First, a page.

Thursday, August 22, 2013

Thursday, August 01, 2013

Local politics - Pasadena's authoritarian mayor at it again.

Pretty much at the last minute Mayor Isbell remembered there is an election in November open for Pasadena and the city could use some more money raised via bonds. While he was at it he realized he could correct a few other political problems. He now only has four YES mayor votes on council and a few decisions have come down 5-4 in his favor but a couple of his supporters seats aren't safe.

He rushed and placed a crony stacked commission he thinks will do his bidding and then is about the only person in Pasadena who proposes charter amendments, his proposals to change things to fix his political problems.

His biggest idea is to redistrict again, again placing opponents in the same district but this time the excuse is to create two at-large positions. These at-large positions would be dominated by the well-off and frequent voters from South Pasadena, his power base. He also had ideas on how to make it harder to run by massively increasing filing fees or required signatures, requiring longer residence in district, etc.

Well, surprise, in a show of independence the commission is not going to give the autocratic mayor everything he wants.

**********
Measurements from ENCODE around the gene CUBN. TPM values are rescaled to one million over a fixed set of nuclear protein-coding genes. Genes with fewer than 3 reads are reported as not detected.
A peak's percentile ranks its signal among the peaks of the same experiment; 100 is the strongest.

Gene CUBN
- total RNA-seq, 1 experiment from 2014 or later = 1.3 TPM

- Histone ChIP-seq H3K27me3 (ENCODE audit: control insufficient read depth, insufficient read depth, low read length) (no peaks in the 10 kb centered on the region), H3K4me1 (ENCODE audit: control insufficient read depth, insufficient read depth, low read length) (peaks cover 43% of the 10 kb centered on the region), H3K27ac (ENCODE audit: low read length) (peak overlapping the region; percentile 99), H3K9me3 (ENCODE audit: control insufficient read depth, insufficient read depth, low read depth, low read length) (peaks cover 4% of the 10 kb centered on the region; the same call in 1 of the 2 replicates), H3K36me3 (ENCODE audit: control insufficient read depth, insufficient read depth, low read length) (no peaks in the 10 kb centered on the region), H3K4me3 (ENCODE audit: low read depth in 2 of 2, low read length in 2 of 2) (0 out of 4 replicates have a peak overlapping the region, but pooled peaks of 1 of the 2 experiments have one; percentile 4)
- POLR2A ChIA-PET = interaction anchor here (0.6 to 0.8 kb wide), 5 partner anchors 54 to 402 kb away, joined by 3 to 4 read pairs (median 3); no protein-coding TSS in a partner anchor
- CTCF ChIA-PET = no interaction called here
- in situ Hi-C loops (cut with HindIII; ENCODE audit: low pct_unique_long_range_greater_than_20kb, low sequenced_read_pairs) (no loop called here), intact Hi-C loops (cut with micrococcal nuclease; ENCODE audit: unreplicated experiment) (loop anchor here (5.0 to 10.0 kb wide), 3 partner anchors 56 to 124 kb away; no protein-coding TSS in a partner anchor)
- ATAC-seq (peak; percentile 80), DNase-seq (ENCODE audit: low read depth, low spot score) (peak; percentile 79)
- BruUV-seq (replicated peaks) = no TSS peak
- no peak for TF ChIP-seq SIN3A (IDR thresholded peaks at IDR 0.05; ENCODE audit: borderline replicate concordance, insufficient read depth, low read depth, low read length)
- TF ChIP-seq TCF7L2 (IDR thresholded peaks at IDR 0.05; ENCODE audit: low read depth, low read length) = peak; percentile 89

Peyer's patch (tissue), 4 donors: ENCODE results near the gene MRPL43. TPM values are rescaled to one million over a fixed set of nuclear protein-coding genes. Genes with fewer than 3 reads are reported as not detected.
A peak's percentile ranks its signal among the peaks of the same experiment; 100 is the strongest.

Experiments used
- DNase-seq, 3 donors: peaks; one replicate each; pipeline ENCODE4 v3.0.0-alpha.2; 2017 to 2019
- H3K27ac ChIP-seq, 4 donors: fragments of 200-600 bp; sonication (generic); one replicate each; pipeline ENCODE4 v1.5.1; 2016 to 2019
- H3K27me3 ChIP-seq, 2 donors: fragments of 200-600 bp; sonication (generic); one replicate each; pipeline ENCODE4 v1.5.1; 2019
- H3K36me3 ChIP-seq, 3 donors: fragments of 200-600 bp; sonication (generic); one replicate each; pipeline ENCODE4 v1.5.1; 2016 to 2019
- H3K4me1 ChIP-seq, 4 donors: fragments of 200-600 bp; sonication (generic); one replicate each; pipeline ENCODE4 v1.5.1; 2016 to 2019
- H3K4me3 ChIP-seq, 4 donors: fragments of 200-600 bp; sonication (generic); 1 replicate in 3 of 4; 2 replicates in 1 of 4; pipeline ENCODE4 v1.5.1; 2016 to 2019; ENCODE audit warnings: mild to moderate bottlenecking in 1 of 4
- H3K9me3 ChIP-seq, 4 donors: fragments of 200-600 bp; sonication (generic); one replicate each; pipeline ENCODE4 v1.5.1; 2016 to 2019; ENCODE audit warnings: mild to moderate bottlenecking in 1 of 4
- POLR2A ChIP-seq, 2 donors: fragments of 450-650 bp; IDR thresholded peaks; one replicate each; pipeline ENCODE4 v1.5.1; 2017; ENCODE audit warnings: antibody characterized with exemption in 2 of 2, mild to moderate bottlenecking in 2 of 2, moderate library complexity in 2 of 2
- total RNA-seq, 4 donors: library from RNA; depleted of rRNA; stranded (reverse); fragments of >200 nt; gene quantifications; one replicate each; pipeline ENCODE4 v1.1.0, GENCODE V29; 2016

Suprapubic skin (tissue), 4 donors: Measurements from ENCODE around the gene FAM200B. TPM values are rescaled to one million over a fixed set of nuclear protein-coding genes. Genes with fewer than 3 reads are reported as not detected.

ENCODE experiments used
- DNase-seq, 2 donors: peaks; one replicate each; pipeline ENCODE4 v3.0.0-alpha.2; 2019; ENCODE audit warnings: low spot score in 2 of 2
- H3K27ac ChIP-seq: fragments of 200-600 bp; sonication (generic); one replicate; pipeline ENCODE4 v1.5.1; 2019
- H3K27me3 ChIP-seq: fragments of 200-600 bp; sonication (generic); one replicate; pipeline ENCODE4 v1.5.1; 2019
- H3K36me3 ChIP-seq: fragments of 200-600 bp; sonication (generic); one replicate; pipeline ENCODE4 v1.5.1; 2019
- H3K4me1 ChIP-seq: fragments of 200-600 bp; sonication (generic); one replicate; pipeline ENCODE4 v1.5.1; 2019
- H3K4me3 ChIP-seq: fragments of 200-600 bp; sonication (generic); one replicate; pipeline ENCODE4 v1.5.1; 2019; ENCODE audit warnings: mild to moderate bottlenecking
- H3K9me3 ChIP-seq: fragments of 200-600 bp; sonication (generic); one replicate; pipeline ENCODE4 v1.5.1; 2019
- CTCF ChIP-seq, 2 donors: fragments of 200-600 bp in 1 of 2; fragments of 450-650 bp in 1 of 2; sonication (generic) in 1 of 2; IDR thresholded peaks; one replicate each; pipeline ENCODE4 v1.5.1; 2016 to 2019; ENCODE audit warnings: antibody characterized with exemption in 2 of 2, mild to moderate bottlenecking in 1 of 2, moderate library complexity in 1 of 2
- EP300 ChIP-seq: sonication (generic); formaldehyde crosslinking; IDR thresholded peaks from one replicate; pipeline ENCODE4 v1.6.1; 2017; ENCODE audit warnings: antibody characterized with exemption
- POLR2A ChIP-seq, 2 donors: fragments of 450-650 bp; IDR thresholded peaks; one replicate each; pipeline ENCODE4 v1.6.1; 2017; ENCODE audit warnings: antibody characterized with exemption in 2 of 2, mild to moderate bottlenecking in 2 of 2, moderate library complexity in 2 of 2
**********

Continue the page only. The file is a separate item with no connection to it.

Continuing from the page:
From The Pasadena Citizen July 30, 2013:
“Some will be happy. Some won’t be happy. We obviously didn’t do everything the Mayor (Johnny Isbell) wanted,” Mease told The Citizen on Tuesday morning.
There were concerns on the committee that some of the Mayor’s Charter proposals were “too controversial” and that might negatively affect voter’s perception of the bond recommendations.
Mease said it was clear that “bonds are more of a pressing problem than charter revisions.”
The committee first publicly heard City Charter modification recommendations on July 25.
Isbell suggested changes to the map of city council districts (reducing them to six districts from the current eight and adding two at-large seats).
Isbell also suggested reducing the number of monthly council meetings, increasing the pay of mayor and councilmembers, changing the residency qualifications for a councilmember from six months to one year and proposed increasing the filing fee to run for city office.

The City Council is way underpaid, which makes running a city wide campaign a hobby for the rich, much like the part-time mayor's position who at least is well-paid for his time away from his businesses.